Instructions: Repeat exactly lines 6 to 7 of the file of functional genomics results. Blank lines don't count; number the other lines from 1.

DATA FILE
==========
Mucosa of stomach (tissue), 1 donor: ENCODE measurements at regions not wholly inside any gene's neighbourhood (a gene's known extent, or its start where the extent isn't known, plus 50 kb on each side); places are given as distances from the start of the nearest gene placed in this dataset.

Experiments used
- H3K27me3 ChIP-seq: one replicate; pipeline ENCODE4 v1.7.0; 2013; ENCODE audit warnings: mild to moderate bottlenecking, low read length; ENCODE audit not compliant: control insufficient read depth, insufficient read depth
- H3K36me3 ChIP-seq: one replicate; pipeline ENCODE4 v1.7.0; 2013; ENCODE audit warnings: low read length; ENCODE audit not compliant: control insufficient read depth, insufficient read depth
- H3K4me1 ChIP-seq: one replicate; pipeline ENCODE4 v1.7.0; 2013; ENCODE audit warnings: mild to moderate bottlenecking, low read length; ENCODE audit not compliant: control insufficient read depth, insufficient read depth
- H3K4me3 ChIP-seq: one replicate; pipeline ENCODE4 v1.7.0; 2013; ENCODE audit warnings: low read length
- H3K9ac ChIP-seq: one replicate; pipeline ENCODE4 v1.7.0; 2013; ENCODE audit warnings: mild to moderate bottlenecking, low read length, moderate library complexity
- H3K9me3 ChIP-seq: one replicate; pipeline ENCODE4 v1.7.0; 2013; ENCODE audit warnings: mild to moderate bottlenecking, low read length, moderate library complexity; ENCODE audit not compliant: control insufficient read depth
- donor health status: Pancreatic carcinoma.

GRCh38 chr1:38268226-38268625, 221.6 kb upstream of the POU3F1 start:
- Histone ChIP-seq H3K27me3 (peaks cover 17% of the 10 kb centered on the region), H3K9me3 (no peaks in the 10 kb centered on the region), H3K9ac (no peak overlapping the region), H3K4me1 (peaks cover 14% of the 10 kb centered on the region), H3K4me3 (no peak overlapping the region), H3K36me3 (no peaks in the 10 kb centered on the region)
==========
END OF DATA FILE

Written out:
- H3K4me3 ChIP-seq: one replicate; pipeline ENCODE4 v1.7.0; 2013; ENCODE audit warnings: low read length
- H3K9ac ChIP-seq: one replicate; pipeline ENCODE4 v1.7.0; 2013; ENCODE audit warnings: mild to moderate bottlenecking, low read length, moderate library complexity